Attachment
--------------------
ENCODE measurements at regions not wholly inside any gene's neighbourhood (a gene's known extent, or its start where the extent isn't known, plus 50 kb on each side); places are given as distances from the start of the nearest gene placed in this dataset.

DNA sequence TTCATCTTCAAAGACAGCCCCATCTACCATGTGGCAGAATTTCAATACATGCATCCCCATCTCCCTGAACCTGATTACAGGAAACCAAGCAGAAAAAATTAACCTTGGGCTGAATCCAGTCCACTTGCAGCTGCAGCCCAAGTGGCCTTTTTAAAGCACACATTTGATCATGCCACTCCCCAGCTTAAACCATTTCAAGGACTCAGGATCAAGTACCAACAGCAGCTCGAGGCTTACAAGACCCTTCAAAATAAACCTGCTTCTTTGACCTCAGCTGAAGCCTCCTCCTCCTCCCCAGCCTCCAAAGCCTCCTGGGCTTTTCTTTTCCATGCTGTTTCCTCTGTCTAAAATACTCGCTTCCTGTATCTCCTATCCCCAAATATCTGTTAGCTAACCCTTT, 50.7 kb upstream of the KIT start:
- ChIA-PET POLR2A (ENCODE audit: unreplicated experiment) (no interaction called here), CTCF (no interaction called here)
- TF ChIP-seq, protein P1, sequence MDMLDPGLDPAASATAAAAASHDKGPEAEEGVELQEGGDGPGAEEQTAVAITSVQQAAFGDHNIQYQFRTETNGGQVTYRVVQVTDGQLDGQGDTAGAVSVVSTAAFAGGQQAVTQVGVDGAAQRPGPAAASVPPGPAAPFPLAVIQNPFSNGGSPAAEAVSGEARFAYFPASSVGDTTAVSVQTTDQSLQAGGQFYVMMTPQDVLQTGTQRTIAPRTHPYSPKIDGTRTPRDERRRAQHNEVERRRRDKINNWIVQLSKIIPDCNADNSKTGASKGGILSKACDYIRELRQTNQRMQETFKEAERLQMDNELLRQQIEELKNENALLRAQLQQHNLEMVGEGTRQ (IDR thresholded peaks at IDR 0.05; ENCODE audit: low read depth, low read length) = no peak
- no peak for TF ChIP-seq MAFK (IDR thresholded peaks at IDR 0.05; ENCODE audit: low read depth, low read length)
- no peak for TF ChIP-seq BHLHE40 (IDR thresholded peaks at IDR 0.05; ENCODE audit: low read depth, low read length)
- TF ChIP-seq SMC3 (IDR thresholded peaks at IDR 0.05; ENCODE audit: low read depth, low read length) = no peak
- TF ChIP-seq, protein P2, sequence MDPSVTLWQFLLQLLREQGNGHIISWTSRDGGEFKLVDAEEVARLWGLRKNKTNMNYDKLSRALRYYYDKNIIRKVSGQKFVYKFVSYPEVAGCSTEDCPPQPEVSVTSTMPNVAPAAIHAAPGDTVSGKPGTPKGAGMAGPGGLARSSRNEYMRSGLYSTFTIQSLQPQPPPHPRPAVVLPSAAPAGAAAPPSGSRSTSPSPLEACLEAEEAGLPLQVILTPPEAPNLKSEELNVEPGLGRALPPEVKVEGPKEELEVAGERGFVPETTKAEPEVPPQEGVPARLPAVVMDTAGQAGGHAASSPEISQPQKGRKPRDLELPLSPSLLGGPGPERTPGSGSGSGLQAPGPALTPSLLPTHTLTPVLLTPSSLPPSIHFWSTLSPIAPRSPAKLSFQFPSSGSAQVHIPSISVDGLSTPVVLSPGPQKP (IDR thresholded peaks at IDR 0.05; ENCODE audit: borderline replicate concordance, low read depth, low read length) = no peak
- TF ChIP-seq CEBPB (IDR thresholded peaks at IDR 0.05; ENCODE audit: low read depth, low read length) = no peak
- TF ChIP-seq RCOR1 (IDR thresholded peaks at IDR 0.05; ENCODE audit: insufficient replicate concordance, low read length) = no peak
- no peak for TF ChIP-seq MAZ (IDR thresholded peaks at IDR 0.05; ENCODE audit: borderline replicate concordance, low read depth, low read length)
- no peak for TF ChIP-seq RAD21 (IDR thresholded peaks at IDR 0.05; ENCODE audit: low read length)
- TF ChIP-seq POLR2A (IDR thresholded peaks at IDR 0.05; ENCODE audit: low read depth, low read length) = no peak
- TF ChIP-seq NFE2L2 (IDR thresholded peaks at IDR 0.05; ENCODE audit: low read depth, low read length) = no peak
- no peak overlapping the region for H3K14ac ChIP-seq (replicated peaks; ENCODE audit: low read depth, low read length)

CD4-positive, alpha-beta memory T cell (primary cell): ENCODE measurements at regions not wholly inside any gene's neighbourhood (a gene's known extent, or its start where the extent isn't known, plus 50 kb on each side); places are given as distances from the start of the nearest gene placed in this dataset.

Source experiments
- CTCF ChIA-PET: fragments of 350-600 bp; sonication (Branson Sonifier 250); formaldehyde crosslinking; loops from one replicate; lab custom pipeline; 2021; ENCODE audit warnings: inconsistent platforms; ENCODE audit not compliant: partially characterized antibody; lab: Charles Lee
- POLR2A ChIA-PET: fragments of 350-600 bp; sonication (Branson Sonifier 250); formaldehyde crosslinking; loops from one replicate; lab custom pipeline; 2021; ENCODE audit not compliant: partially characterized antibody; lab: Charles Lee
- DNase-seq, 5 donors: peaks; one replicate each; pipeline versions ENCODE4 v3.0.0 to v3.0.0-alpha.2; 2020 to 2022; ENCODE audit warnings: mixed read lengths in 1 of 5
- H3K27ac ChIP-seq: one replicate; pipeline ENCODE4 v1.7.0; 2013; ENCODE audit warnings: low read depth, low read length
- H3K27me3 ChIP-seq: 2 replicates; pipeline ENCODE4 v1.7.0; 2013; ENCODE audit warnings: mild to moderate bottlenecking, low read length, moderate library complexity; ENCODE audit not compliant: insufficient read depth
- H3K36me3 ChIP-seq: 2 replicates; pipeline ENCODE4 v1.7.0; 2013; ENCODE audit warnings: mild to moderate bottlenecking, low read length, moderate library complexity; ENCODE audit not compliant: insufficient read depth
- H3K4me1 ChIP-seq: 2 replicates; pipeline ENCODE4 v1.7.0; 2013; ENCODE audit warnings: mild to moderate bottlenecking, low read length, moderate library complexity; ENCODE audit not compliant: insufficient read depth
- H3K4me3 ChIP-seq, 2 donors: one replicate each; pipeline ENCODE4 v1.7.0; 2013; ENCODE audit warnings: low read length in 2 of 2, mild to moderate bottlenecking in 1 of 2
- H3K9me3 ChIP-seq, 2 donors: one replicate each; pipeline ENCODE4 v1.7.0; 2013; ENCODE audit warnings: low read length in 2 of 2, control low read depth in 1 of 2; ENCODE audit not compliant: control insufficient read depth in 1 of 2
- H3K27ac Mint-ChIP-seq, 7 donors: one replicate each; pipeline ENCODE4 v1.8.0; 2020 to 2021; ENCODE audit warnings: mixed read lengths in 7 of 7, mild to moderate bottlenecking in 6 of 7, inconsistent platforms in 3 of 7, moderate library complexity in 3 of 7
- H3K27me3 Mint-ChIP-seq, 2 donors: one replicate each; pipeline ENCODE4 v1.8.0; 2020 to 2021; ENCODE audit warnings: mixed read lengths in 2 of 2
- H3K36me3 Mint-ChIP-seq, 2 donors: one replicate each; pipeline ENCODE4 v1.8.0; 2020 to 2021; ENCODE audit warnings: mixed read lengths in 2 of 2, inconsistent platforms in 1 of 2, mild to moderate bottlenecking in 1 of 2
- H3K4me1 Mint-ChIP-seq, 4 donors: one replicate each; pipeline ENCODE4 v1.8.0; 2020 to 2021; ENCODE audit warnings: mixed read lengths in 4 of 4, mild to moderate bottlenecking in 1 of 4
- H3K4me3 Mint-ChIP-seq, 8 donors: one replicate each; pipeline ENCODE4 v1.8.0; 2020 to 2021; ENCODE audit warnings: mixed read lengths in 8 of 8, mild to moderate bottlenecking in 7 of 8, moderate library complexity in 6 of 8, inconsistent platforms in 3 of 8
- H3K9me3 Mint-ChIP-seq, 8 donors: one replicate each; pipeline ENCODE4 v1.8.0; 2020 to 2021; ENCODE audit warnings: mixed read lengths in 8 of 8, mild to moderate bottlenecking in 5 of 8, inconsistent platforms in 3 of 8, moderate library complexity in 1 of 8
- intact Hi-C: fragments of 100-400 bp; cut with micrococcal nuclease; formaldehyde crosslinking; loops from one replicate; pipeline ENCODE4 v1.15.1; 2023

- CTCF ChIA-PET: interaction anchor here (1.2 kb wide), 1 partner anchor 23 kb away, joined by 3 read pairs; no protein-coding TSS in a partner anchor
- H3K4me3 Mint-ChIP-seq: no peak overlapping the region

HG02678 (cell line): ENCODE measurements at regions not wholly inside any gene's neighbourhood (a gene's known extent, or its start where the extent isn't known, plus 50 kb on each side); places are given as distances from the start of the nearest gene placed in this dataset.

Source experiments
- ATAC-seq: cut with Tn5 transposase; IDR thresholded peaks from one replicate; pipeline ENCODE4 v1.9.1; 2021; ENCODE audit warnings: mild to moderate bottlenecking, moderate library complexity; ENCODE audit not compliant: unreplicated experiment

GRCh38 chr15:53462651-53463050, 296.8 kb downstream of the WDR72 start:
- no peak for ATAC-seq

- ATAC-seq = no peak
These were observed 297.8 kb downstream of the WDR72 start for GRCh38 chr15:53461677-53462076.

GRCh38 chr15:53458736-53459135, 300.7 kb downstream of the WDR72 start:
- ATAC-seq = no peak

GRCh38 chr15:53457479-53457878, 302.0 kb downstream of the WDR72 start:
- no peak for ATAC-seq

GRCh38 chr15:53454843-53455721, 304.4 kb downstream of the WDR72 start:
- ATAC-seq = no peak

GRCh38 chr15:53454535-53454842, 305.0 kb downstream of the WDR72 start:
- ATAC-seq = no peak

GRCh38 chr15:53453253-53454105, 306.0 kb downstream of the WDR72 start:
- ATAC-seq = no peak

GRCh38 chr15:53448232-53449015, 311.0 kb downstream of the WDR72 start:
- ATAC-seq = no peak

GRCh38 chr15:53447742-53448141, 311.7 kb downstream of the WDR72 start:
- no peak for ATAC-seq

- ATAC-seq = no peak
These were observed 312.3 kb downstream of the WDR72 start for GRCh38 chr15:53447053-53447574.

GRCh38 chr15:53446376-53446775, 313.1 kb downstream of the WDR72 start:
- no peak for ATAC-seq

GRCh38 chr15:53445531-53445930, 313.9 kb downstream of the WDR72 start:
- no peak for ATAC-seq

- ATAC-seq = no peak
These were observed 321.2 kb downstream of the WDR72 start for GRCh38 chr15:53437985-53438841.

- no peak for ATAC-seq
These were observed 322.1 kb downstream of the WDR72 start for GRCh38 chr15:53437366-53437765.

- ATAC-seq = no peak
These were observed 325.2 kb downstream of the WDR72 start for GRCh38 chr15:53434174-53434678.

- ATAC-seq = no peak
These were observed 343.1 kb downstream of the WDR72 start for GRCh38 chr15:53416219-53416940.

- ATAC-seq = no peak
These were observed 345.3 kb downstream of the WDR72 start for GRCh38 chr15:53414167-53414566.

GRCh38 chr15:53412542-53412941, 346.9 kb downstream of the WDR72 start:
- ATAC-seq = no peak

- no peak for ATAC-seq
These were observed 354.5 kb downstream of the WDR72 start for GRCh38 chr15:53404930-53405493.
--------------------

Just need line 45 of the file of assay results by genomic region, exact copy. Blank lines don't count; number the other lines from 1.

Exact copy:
GRCh38 chr15:53457479-53457878, 302.0 kb downstream of the WDR72 start: